Everything you can do in the garden without actually gardening
Francis Lincoln Limited 16.99 [pounds sterling]
Philippa Lewis has written a highly entertaining and original book, quirkily designed to match the eccentric but very informative contents.
Not much misses her attention, including that former feature of so many gardens, but now so rare, the revolving summer-house (many of them stuck fast, admittedly). That other feature of long-forgotten afternoons, tea on the lawn, is also here, set within an account of the move towards taking meals of other kinds outside: now we have the wretched modern barbecue, if anything, which is not the same thing at all (where are the servants, for one thing?). For once in this impeccable text, Mrs Lewis is wrong about the origin of the barbecue but then, so is everyone else, and so let us put this important record straight. Far from being merely an import from 'hotter and sunnier North America and Australia' in the mid-1950s, the barbecue is a native institution dating back at least to the 18th century, and is recorded in the surviving accounts and minutes of the Hambledon Cricket Club where we find that a 'barbacue' of a whole pig is enjoyed by the members in May 1774 (The Hambledon Cricket Chronicle 1772-1796, ed FS Ashley-Cooper, 1924, p47).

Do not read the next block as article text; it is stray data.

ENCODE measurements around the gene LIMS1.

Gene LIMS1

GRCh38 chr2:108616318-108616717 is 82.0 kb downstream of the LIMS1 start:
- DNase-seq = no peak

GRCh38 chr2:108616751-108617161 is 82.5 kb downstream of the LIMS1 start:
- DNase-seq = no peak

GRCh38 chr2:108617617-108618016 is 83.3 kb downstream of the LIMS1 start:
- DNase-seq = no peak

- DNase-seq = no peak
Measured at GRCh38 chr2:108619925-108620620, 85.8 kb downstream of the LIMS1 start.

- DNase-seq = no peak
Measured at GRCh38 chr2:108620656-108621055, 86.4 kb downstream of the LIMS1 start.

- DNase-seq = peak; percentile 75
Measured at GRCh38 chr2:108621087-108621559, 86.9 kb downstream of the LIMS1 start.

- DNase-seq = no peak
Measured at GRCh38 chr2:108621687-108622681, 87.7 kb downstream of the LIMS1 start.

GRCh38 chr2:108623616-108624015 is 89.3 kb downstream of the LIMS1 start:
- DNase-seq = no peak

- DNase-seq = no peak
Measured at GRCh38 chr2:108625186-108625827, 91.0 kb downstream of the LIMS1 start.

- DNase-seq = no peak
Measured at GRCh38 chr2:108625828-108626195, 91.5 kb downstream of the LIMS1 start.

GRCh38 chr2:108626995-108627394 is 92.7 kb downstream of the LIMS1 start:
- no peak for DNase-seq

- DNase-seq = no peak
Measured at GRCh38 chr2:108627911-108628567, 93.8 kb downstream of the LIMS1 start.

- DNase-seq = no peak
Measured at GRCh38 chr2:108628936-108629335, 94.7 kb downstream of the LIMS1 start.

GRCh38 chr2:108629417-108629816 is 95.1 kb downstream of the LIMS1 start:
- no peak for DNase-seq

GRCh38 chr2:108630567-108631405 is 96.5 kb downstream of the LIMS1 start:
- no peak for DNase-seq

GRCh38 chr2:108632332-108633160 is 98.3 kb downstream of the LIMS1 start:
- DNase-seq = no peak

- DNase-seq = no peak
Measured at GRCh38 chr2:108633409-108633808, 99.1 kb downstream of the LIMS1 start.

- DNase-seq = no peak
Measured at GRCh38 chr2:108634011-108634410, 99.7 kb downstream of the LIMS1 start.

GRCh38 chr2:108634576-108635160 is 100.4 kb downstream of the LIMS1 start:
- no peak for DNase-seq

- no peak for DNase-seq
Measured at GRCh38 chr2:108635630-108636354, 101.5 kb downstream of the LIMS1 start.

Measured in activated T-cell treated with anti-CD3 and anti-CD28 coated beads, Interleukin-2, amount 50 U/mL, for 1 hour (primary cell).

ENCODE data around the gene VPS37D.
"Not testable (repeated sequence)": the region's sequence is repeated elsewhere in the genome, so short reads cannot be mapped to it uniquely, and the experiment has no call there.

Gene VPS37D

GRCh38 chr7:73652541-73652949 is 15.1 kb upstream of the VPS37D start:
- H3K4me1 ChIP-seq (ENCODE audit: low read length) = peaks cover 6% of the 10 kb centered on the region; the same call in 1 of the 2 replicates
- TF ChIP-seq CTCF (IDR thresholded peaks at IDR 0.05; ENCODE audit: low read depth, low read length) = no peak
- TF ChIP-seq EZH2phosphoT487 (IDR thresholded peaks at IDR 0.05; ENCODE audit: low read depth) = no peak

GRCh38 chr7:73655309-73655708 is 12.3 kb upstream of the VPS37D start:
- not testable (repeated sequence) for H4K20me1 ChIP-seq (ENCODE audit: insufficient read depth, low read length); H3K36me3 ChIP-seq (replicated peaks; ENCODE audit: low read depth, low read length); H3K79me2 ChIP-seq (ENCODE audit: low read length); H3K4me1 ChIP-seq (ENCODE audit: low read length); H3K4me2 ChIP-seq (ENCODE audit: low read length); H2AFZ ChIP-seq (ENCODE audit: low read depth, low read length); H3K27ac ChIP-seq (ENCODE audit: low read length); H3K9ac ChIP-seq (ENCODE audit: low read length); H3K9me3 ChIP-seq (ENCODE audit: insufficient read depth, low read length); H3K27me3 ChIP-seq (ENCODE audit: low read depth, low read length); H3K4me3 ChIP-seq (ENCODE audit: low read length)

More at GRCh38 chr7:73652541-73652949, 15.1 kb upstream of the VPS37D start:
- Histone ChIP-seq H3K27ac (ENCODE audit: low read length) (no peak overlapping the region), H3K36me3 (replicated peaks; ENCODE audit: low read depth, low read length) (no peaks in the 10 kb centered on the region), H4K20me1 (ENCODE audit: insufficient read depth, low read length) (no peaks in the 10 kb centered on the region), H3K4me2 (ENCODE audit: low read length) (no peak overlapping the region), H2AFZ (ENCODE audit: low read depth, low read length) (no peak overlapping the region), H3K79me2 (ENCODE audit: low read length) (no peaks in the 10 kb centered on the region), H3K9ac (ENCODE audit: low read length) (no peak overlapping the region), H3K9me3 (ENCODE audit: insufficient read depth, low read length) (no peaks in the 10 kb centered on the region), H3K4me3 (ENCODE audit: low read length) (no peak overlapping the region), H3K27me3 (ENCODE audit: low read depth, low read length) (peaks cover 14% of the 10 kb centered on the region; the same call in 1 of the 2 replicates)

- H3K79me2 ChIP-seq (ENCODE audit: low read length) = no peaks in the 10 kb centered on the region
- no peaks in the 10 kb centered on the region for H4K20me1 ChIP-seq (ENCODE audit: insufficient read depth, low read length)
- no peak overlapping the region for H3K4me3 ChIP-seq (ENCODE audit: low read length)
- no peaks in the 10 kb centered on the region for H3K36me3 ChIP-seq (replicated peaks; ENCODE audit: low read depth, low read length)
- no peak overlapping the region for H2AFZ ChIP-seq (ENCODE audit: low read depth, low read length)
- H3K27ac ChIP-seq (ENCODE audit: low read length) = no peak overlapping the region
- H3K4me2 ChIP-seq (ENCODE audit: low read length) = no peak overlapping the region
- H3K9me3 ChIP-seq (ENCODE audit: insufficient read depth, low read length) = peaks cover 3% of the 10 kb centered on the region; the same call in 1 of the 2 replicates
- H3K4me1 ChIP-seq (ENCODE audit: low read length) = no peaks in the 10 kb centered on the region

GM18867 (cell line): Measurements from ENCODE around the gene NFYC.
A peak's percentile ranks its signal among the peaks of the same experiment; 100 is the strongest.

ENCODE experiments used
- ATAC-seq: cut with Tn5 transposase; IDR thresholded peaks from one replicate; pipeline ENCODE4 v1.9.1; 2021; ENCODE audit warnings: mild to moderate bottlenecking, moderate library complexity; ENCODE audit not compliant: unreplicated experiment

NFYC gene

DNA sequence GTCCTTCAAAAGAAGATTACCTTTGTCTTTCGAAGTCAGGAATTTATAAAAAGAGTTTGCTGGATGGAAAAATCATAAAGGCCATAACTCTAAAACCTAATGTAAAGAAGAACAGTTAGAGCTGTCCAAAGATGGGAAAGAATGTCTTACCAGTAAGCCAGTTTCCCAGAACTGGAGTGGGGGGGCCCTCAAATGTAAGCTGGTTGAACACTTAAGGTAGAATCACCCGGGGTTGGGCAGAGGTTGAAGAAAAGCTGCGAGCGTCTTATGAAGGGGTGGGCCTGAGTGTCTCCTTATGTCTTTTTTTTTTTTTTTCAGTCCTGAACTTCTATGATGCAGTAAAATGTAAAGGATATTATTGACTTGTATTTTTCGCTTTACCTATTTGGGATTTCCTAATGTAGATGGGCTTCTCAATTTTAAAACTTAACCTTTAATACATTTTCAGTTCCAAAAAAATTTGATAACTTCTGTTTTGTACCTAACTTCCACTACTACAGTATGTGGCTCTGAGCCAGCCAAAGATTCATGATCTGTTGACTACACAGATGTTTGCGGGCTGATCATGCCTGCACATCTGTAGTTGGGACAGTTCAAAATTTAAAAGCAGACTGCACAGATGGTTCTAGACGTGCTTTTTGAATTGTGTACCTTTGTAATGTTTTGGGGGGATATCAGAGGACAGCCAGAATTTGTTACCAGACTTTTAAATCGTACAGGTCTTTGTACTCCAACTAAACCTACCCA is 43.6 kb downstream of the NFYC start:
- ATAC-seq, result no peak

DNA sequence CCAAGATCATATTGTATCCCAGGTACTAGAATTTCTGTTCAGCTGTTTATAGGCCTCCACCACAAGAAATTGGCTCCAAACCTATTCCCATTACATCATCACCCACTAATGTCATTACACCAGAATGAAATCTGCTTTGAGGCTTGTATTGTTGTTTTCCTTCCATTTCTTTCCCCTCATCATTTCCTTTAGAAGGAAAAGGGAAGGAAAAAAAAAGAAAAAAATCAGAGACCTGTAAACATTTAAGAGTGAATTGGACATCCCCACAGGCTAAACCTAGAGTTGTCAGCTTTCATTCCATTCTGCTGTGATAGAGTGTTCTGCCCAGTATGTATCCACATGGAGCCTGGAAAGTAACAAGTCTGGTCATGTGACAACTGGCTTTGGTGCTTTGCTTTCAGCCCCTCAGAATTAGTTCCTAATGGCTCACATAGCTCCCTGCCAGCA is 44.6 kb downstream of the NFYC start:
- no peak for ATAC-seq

The passion for 'fresh air' which English occupations in the garden partly reflected also involved countless victims of tuberculosis, some shunted out to only lightly adapted summer-houses even in winter, their mortal coils shuffled off more swiftly by such treatment...